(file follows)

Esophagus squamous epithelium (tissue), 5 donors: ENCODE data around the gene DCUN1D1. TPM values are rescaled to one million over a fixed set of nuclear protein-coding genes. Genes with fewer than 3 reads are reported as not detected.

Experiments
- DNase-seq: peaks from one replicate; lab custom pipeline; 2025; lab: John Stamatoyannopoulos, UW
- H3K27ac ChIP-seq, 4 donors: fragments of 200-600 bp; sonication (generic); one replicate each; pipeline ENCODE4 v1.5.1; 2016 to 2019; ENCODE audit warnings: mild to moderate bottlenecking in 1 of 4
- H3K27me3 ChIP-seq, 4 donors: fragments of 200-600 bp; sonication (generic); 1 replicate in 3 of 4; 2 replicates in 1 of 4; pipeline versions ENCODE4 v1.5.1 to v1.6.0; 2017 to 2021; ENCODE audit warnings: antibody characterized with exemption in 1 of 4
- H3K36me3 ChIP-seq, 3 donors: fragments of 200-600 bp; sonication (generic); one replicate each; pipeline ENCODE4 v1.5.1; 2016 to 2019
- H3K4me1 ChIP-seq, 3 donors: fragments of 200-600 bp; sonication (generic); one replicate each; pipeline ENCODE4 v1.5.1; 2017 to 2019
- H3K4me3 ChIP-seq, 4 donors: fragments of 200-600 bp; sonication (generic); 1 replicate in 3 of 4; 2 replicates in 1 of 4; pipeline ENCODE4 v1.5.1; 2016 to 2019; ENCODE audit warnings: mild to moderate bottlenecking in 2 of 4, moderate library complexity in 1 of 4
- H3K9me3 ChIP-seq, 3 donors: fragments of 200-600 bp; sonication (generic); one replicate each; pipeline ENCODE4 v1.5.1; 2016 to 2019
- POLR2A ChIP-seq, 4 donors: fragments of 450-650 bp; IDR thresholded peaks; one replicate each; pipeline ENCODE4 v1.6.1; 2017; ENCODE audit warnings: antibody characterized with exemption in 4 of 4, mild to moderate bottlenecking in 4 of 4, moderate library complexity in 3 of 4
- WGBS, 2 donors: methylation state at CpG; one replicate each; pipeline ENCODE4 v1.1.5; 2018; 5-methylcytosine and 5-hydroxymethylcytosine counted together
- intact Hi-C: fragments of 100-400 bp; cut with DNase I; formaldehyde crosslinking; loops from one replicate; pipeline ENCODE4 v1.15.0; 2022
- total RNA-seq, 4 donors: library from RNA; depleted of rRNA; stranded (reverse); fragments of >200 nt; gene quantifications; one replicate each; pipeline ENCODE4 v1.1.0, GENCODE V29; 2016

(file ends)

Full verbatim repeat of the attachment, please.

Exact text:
Esophagus squamous epithelium (tissue), 5 donors: ENCODE data around the gene DCUN1D1. TPM values are rescaled to one million over a fixed set of nuclear protein-coding genes. Genes with fewer than 3 reads are reported as not detected.

Experiments
- DNase-seq: peaks from one replicate; lab custom pipeline; 2025; lab: John Stamatoyannopoulos, UW
- H3K27ac ChIP-seq, 4 donors: fragments of 200-600 bp; sonication (generic); one replicate each; pipeline ENCODE4 v1.5.1; 2016 to 2019; ENCODE audit warnings: mild to moderate bottlenecking in 1 of 4
- H3K27me3 ChIP-seq, 4 donors: fragments of 200-600 bp; sonication (generic); 1 replicate in 3 of 4; 2 replicates in 1 of 4; pipeline versions ENCODE4 v1.5.1 to v1.6.0; 2017 to 2021; ENCODE audit warnings: antibody characterized with exemption in 1 of 4
- H3K36me3 ChIP-seq, 3 donors: fragments of 200-600 bp; sonication (generic); one replicate each; pipeline ENCODE4 v1.5.1; 2016 to 2019
- H3K4me1 ChIP-seq, 3 donors: fragments of 200-600 bp; sonication (generic); one replicate each; pipeline ENCODE4 v1.5.1; 2017 to 2019
- H3K4me3 ChIP-seq, 4 donors: fragments of 200-600 bp; sonication (generic); 1 replicate in 3 of 4; 2 replicates in 1 of 4; pipeline ENCODE4 v1.5.1; 2016 to 2019; ENCODE audit warnings: mild to moderate bottlenecking in 2 of 4, moderate library complexity in 1 of 4
- H3K9me3 ChIP-seq, 3 donors: fragments of 200-600 bp; sonication (generic); one replicate each; pipeline ENCODE4 v1.5.1; 2016 to 2019
- POLR2A ChIP-seq, 4 donors: fragments of 450-650 bp; IDR thresholded peaks; one replicate each; pipeline ENCODE4 v1.6.1; 2017; ENCODE audit warnings: antibody characterized with exemption in 4 of 4, mild to moderate bottlenecking in 4 of 4, moderate library complexity in 3 of 4
- WGBS, 2 donors: methylation state at CpG; one replicate each; pipeline ENCODE4 v1.1.5; 2018; 5-methylcytosine and 5-hydroxymethylcytosine counted together
- intact Hi-C: fragments of 100-400 bp; cut with DNase I; formaldehyde crosslinking; loops from one replicate; pipeline ENCODE4 v1.15.0; 2022
- total RNA-seq, 4 donors: library from RNA; depleted of rRNA; stranded (reverse); fragments of >200 nt; gene quantifications; one replicate each; pipeline ENCODE4 v1.1.0, GENCODE V29; 2016